One week out from the marathon, and I’ve been feeling much better than I expected to feel. At least, until yesterday.
I woke up Sunday morning with some kind of stomach bug, and spent most of the day in bed. Yuck- not my idea of a fun weekend. But, in retrospect, it was probably a good thing to slow me down.
I rested from running for most of the week, but still had spinning classes to teach. We “launched” the latest RPM release on Saturday, so I also used a few days at the gym to practice and finish memorizing the new choreography.
Here’s what my post marathon week looked like, in terms of workouts:
Sunday: Sore! Moving slowly around the house and up and down steps.
Monday: Soreness was mostly gone. I was walking normally, just not as fast as usual. I even made a grocery store trip and don’t think I gave myself away as a recovering runner.
Tuesday: Feeling good. Taught my evening spin class, but kept my resistance minimal.
Wednesday: Itching to move! Did 30 minutes on the ARC/elliptical at the gym to continue to learn my RPM music, and a few light weights from Tina’s BBBC.
Thursday: Ran through the entire spin class again, prepping for Saturday (1 hour).
Friday: First run! I took L on an easy 3 mile jog in the afternoon. It was a gorgeous, sunny day.
Saturday: Spin class, co-taught the new RPM for the Les Mills Launch
My plan was to get out for 4-5 miles yesterday, but the stomach sickness kept me in bed. I noticed that my calf/shins were a little tight following Friday’s run, so the extra rest was wise.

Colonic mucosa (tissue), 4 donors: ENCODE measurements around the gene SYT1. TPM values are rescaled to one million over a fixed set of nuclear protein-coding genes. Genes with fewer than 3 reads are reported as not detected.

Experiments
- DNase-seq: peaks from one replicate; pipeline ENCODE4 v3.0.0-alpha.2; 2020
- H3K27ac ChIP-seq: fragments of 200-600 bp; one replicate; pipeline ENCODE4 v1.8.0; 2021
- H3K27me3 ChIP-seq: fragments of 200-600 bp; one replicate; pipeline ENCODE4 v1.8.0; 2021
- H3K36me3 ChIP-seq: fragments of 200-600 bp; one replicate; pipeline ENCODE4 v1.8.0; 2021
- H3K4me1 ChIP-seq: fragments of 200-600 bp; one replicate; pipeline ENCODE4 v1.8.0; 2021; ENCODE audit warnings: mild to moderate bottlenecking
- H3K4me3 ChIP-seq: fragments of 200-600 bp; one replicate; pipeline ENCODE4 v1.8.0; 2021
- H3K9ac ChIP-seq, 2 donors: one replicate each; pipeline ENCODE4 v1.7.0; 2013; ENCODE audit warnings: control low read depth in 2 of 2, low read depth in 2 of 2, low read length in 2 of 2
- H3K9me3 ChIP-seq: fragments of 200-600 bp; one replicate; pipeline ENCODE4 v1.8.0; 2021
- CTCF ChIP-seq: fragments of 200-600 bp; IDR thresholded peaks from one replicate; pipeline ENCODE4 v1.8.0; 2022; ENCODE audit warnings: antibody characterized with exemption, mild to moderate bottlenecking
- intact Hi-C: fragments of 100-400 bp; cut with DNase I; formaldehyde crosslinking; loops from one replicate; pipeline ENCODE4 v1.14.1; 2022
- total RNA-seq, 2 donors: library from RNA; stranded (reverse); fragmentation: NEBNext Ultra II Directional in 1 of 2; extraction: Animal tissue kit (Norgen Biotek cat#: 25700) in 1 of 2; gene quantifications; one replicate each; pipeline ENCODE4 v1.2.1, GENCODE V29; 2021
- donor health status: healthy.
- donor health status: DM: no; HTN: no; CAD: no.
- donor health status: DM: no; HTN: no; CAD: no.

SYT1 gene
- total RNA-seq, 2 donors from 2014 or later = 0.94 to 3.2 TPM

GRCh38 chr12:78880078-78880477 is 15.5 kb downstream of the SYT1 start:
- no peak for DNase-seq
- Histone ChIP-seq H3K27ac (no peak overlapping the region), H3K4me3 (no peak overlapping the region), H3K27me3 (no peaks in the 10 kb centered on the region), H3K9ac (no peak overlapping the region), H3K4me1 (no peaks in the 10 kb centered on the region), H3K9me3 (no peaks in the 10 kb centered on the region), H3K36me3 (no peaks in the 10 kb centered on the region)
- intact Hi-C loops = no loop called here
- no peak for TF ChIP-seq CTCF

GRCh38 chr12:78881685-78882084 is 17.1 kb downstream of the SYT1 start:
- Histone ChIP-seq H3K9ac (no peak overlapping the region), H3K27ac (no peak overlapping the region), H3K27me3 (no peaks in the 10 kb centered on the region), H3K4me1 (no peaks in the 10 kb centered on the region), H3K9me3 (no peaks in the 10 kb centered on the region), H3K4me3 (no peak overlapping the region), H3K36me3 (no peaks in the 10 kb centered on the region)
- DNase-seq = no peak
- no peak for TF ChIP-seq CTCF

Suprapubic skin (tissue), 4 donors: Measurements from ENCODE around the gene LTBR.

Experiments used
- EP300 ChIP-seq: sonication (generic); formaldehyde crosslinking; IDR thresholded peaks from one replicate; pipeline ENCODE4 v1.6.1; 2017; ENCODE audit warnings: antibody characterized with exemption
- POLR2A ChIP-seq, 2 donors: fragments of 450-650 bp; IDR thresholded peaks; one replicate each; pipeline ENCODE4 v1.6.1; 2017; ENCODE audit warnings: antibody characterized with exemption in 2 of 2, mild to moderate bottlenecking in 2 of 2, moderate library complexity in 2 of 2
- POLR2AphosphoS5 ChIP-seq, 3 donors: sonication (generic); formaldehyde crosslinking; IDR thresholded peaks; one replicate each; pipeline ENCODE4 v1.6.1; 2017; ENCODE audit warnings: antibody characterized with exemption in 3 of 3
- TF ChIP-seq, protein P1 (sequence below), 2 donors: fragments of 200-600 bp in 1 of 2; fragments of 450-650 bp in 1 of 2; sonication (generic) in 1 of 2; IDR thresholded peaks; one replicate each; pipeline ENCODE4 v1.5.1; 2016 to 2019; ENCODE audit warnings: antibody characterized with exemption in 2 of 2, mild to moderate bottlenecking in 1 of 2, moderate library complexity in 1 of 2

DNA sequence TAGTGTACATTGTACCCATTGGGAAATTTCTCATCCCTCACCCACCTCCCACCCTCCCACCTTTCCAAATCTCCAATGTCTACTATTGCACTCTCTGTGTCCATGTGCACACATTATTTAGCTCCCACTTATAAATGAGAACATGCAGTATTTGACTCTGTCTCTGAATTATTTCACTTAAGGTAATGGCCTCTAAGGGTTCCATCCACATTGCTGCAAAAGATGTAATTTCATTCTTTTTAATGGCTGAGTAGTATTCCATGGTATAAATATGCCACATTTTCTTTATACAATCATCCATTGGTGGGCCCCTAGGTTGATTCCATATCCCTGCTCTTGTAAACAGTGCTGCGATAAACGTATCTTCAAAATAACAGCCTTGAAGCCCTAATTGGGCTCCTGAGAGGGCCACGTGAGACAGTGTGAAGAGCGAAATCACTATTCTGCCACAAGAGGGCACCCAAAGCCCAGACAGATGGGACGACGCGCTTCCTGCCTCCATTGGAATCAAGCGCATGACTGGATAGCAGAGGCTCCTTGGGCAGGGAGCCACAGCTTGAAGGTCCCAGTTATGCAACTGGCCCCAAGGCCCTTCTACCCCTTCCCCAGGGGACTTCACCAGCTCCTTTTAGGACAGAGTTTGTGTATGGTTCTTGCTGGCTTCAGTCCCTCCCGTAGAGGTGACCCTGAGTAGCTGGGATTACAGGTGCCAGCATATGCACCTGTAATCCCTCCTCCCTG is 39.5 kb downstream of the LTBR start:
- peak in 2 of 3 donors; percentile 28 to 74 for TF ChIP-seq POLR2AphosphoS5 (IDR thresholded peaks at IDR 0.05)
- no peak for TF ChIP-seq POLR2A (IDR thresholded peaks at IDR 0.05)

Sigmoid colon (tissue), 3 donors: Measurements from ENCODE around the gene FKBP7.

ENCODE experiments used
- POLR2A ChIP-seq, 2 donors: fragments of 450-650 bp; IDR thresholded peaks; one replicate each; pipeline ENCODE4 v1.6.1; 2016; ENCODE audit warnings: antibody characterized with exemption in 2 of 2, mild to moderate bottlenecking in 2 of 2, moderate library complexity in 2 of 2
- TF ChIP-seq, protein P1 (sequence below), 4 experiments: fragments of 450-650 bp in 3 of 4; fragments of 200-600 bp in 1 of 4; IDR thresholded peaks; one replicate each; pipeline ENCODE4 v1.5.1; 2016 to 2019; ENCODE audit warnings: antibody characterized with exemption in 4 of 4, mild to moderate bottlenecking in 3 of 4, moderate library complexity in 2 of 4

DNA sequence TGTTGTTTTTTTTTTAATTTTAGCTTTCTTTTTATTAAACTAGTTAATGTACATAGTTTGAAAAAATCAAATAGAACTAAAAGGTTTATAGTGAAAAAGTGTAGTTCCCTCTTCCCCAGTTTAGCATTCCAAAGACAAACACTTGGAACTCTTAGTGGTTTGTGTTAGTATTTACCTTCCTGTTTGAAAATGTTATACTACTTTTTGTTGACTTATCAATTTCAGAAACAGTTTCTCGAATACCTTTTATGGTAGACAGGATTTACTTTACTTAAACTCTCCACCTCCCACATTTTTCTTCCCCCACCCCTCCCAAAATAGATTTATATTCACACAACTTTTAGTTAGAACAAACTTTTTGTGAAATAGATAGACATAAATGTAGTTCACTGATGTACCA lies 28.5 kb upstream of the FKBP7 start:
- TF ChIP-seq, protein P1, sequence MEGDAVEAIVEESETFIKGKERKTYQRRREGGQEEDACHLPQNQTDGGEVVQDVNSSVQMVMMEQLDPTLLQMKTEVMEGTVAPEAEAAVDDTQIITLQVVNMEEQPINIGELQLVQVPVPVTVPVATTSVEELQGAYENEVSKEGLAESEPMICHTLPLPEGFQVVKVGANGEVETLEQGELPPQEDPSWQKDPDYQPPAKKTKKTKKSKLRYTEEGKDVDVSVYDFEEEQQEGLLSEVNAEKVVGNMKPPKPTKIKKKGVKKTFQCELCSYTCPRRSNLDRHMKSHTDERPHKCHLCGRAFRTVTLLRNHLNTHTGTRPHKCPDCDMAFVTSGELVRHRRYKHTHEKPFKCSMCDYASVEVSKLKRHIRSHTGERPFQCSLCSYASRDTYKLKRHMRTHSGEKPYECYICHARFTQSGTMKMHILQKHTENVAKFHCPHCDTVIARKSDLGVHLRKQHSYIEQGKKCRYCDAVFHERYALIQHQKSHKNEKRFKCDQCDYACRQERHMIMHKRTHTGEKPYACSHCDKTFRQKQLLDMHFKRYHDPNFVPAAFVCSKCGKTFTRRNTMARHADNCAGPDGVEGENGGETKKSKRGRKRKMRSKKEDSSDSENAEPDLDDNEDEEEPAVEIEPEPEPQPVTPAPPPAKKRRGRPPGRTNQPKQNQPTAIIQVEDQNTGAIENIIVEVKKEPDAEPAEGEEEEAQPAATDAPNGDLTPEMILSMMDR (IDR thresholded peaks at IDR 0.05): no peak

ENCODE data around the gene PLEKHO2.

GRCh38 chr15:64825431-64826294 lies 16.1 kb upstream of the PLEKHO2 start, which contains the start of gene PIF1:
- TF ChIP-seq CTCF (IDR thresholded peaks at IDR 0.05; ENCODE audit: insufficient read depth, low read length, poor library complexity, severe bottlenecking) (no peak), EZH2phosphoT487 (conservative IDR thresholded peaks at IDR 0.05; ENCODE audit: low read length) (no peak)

I’m subbing two extra spin classes this week for a total of four, so I will probably continue to lay off the running and give my body extra rest days in between.
Most resources recommend a reverse taper, doing very little the first week and slowly building back up. Both Advanced Marathoning and the RW Big book of Marathon and Half Marathon Training state that your body is not fully recovered for nearly 3-4 weeks.
From Runner’s World’s book:
Many coaches suggest that runners wait at least 4 weeks after a marathon of half marathon to race again… to let the musculoskeletal system recover. ‘There’s a lot of tissue damage,’ says Sean Coster… ‘Muscle fibers and the connective tissue have to work very hard to keep you weight bearing for (that long)… You’ve got to give the body a chance to repair that.’
In general, light cross training is recommended to increase blood flow through the muscles without pounding and can aid recovery. Advanced Marathoning also recommends using a heart rate monitor as you ease back into running and keeping your heart rate at 70-75 percent of max heart rate for the first few weeks back to running.
As boring as it was to lay around all day yesterday, I did get to catch up on Downton Abbey and watch some football. And I know my body was grateful for a little more rest.
How long do you rest from running after a half or full marathon? Have you ever jumped back into training too soon?